Wow. I am impressed. You can barely hear Obama talk under water. And yes, I do get to do this type of thing at work.
After someone hacked the kinect and another person made a MIDI music app back in December, I quickly decided to reverse my decision to buy one. Magically Amazon still had them and I had one in house before the end of the week.
The game responsiveness has improved since I test it out back at a Macy’s in July.
Hooking it up over my XP install with the NUI install has not brought success but in Win7 it worked great. So now I have to consider whether to upgrade or not.
The plan is to use it to control a large Tetris installed in a store window. Whee. Updates should be place in the new project page made just for this idea.
On Friday, I went to the W2labs reunion at Zeki’s bar. It was loud but the new batch of founders were very interesting and hungry for advice.
I can’t wait to see what they come up with. I am eager to install a new android app or two.
Additionally, the @jenshine from the @stylegroupie team left us some great bites from @sigbites.
It’s the night before my team’s last presentation and I am reflecting on my experience. Namely that as a hardware person, I spent most of my time feeling like a fish out of water because most of the focus was on web-based business concepts. Furthermore, personalities often shape who ends up in a team instead of appropriate skill sets. I like my team, but I wondered how to get more out of the program and/or meet more people with similar interested and industry experience.
This is the list of ideas I have to make these types of programs more friendly to hardware or other industries that have long development times:
1. You need a high concentration of people with the right skills. Your chances of getting these people increase if you sell a specific ticket for hardware/firmware people or have a check box for them on your camp’s application.
2. If you are promoting a specific methodology such as rapid prototyping model, you need to show how to apply it to hardware or these other long-horizon industries (medical, biotech, pharmaceuticals, ICs, etc…).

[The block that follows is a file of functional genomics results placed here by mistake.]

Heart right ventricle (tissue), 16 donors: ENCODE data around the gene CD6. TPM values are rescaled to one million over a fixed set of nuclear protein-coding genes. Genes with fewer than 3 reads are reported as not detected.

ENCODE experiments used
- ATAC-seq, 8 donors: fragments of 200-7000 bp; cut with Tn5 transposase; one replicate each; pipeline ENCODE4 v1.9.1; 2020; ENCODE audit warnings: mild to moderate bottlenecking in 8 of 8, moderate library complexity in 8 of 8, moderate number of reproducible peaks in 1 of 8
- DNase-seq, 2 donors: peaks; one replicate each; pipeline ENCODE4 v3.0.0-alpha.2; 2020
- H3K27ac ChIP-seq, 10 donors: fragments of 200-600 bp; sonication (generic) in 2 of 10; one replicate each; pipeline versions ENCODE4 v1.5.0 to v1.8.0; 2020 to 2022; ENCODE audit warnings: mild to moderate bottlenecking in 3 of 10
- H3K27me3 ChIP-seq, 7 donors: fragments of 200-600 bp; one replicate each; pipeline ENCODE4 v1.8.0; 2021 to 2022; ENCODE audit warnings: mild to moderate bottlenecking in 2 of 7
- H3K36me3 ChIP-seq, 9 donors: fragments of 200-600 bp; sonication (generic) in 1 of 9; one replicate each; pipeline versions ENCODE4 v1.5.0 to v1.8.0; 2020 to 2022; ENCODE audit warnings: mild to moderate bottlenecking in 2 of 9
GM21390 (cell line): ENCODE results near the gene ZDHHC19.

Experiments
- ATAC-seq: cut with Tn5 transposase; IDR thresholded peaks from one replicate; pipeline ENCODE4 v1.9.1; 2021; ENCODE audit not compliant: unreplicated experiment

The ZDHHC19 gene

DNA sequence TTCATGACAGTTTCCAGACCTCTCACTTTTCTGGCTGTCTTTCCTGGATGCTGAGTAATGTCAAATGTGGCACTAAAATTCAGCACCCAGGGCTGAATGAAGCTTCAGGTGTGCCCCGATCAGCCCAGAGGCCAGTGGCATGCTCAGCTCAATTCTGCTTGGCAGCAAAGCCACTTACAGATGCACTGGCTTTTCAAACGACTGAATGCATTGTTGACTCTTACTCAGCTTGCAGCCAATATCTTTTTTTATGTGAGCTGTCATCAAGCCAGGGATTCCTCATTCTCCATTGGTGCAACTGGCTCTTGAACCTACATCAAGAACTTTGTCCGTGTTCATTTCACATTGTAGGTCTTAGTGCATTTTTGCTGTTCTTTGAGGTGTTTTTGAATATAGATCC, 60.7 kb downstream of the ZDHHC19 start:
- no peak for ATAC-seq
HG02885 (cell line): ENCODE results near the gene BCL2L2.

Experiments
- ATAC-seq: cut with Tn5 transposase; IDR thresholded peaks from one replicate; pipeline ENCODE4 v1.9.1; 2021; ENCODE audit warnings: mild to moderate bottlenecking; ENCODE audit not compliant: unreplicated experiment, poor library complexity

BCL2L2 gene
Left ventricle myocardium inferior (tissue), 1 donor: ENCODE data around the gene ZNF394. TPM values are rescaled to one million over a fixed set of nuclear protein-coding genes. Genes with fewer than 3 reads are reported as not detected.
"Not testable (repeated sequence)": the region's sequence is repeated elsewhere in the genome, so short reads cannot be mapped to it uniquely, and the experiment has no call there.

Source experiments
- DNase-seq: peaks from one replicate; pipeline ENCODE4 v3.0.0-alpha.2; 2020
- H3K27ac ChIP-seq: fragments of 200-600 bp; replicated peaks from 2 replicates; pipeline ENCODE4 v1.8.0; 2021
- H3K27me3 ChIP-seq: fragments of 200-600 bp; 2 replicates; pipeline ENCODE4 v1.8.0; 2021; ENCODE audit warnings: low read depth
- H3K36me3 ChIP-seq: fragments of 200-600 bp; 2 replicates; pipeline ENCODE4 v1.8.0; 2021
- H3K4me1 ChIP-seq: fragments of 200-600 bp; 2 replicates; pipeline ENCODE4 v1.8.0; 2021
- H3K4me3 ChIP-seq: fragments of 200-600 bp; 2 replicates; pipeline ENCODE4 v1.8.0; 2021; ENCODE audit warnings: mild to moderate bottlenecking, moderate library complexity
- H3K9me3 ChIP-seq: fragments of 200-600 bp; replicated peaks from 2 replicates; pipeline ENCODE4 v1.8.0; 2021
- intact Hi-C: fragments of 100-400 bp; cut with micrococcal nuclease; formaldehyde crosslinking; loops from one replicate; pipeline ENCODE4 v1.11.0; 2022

Continue reading “What Startup Camps Can Do to Create Hardware Products: Reflections from my Women 2.0 Labs Cohort”
It was a day my team was dreading: Thursday presentations.
Every week over the 5 weeks, each Women 2.0 Labs team presents the development of their idea and gets a chance to be properly torn down by the guest lecturer. The feedback is a once in a lifetime chance but it can be a brutal wakeup call for teams who are deeply drinking the kool-aid all week. This week was particularly special because it was our first longer presentation and more importantly, it featured guest speaker Steve Blank whose book we had been reading since day 0.
Leading up to Thursday, my team had done a lot of customer discovery work on our Walk This Way mobile guidebook application. The truth was, out of 260+ survey responses and 4 personal interviews with guides and travelers, we could not hone in on a true pain that someone was willing to pay for. The market was all over the place. Even worse, the closest pain point we could find led us to believe we would just make a real-time ad-hoc meetup service which we called PosseUp. By Wednesday night at Hacker Dojo, my team was not excited about the business.
I found out I couldn’t park at the pier until after I was at 4th and King. Therefore, I was late to breakfast. Mike and I met for breakfast and to talk development. We have a set of features we want to focus on for the next five weeks on a common mobile dev platform. Can you guess which one?
After meeting breakfast, I went to True Ventures to hear Anna Billstrom talk about prototyping and process. Then I am getting an intro to Ruby on Rails.
We’ve made teams and now we are listening to Eric Ries of IMVU. He’s quite amusing.
However, pitch time draws near. Go team “Walk This Way”
I was recently accepted into Women 2.0 Labs for this fall. It is the second cohort to endeavor on creating a startup in 5 weeks.
If you wanna see what I’ve done in the past, checkout this video of my project:
I am currently prepping for next week by:
* finishing out my last day of work at my current job. No, you aren’t expected to quit you day job for this but part of the reason I applied was because I wasn’t happy at work.
* Brainstorm workable ideas (I am meeting with a friend to hash out some ideas tonight),
* Brush up my personal “elevator pitch”,
*Fix my motorcycle